Are you an alienated parent dealing with a toxic divorce?Is your former spouse making derogatory remarks about you to your children?Have your children become really angry with you?Is your ex claiming that your children don't want to see you anymore?Do you children no longer want to have anything to do with your family, friends, or pets?Is your ex resisting or refusing to cooperate by not allowing you access to your children?If you answer yes to one or more questions, then parental alienation (PA) or parental alienation syndrome (PAS) may be occurring. This workbook will provide the knowledge, understanding, real-life examples, step-by-step directions, and powerful strategies to deal with the ramifications of PA or PAS.Alienated parents will learn effective ways to overcome negative thoughts, feelings, and behaviors that can stand in the way of rebuilding loving relationships with their children. Mental health and legal professionals will find the information in this book extremely valuable to help their clients and work in the best interests of alienated children.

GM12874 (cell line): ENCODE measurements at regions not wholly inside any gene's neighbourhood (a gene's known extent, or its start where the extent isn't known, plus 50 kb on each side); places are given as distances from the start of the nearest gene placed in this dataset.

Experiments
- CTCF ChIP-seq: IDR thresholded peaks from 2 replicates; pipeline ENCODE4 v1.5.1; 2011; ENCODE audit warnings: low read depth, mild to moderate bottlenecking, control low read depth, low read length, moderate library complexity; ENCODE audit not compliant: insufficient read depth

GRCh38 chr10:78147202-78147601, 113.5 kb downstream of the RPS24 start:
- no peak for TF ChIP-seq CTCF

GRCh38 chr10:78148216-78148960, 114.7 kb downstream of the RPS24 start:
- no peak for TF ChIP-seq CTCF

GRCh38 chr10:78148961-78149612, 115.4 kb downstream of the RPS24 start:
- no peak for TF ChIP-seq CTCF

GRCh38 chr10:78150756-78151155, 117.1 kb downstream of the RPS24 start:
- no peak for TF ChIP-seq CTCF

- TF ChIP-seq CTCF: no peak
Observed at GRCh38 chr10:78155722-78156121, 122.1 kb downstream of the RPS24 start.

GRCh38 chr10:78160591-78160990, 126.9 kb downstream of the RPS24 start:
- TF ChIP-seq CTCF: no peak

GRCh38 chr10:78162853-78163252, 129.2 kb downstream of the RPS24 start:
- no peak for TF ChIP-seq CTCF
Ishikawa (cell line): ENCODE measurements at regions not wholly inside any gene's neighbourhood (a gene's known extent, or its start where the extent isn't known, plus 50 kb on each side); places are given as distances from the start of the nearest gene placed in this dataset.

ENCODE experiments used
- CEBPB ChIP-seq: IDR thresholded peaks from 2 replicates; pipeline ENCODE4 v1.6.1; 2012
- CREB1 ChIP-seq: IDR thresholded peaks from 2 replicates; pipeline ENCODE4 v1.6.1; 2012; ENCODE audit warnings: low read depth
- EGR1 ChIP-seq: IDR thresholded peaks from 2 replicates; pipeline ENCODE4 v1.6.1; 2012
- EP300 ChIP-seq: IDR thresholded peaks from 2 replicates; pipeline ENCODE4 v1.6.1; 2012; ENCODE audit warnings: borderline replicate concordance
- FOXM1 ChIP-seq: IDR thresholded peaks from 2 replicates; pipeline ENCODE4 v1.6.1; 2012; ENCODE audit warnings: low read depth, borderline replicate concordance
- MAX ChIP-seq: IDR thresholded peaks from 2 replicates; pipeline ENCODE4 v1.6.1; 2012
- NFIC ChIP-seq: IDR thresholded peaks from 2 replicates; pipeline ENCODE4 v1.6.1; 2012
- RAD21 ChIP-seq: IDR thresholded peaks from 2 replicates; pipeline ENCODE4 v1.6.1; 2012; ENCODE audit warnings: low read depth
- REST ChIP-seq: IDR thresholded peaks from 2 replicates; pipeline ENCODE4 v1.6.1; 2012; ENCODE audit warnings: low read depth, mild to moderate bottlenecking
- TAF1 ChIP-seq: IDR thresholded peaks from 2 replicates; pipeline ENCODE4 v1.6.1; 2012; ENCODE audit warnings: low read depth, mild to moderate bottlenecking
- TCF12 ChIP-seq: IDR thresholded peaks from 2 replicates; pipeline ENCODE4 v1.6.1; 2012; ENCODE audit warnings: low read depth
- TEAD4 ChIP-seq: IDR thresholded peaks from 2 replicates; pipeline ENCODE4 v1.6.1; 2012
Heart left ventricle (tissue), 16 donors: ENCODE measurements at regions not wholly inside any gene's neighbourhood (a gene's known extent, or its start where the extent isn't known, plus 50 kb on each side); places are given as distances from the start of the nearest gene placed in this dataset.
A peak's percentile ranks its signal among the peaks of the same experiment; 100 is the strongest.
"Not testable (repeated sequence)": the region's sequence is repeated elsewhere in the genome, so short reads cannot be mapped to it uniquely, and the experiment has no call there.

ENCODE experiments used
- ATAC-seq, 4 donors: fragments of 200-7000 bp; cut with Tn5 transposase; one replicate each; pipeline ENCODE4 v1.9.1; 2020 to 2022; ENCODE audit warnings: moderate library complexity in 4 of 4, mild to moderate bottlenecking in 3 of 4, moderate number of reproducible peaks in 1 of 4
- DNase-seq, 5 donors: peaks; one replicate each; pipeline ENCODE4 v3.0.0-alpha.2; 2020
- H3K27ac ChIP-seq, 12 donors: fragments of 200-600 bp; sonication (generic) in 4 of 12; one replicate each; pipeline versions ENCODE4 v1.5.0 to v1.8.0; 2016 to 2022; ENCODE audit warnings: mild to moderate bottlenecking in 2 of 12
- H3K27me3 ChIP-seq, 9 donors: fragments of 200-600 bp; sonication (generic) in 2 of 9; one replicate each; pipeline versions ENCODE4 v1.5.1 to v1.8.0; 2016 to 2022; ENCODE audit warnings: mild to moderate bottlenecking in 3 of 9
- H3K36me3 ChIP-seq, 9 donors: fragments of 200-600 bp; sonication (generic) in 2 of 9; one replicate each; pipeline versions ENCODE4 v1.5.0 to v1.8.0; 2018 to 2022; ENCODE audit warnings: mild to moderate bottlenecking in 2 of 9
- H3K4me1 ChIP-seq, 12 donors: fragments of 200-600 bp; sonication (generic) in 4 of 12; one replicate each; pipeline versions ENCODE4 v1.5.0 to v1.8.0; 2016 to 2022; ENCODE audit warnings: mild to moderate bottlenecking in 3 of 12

"A must-have book on custody evaluations. . . . Philip Michael Stahl has done family law attorneys a great service by writing Conducting Child Custody Evaluations. . . . Dr. Stahl's book is a solid addition to the literature. It provides family law attorneys with the evaluator's perspective on the process, its purpose, and structure. Packed with examples that illustrate the author's points, the book is quite readable. . . . If you do custody work, this book is a must. You will find yourself using it continually as a resource and to share information with your clients. Dr. Stahl writes from experience and provides the perspective of a well-trained, thoughtful, ethical evaluator. He discusses the child custody evaluation process as I believe it should be--no wonder I liked the book so much." --M. Dee Samuels in Family Advocate Based on Philip Michael Stahl's extensive experience "in the trenches," Conducting Child Custody Evaluations presents a detailed examination of the many complex questions and issues involved in this process. Practical guidelines for completing evaluations are provided, including helpful information on interviewing parents and children, testifying in court, writing custody evaluations, working with attorneys, getting paid, and working in an ethical manner. Such fundamental concerns relating to divorce as the ability to parent, bonding and attachment of children and parents, the formulation of custody/access plans, and specific developmental issues are also addressed. Sensible, lucid, and insightful, this book is an important contribution to our understanding of how child custody evaluations are conducted and an excellent resource for psychologists, evaluators, social workers, family court and private mediators, judges, attorneys, and graduate students. "For those who need to know, for whatever reason, this is a valuable introduction, in comprehensive and surprizingly jargon-free detail, to a rarely considered topic." --Child & Family Behavior Therapy "This text is comprehensive, covering topics from interviewing children to how evaluators can stay current and experience professional renewal. It also has some very practical information relevant to anyone who performs child custody evaluations, from old hands to beginners. . . . This book is valuable to anyone interested in this subject: evaluators who seek to perform this task, attorneys who seek to understand the process of evaluation, judges who seek to evaluate the quality of an evaluation, and even parents who undergo such an evaluation. It presents a significant contribution to the field." --Family and Conciliation Courts Review "Conducting Child Custody Evaluations. . . is excellent. What makes this text so valuable is it is born of years of experience and reflects a more advanced vision about families following divorce. Both beginning and advanced evaluators will gain a great deal from reading this manual. It is both comprehensive and practical, capturing the essence and the spirit of performing this critical task. Even more importantly, it has several ideas about how evaluations can stay current and captures the value of a good evaluation on families, as well as the court. Nice work!" --Hugh McIsaac, Director, Family Court Services, Multnomah City Circuit Court, Portland, Oregon, and Editor, Family and Conciliation Courts Review "Dr. Stahl does a thorough, clear, and highly readable job of covering the complex arena of child custody evaluations, articulating the multiple demands on the evaluator, providing specific evaluation techniques for a range of referral questions, in addition to outlining extra-evaluation issues such as ethical concerns, the evaluator's relationship to the court, and burn-out. This is an excellent resource for both the new evaluator and those with expertise." --S. Margaret Lee, Ph.D., Private Practice, Greenbrae, California "Dr. Stahl is one of those rare professionals who neither talks down--or around--the problem. His book should be in the library of every serious family lawyer, family judge, and family evaluator." --John Kydd, J.D., M.S.W., and President Elect, Association of Family and Conciliation Courts "Anybody working on behalf of children in the civil courts could make good use of this text. Pay particular attention to chapters 5, 6 and 7, the appendices, and especially the specimen reports and excerpts. These are4 the heart of the book. And here Dr. Stahl's style is a model of clarity and simplicity." --Guy Mitchell in Legal and Criminological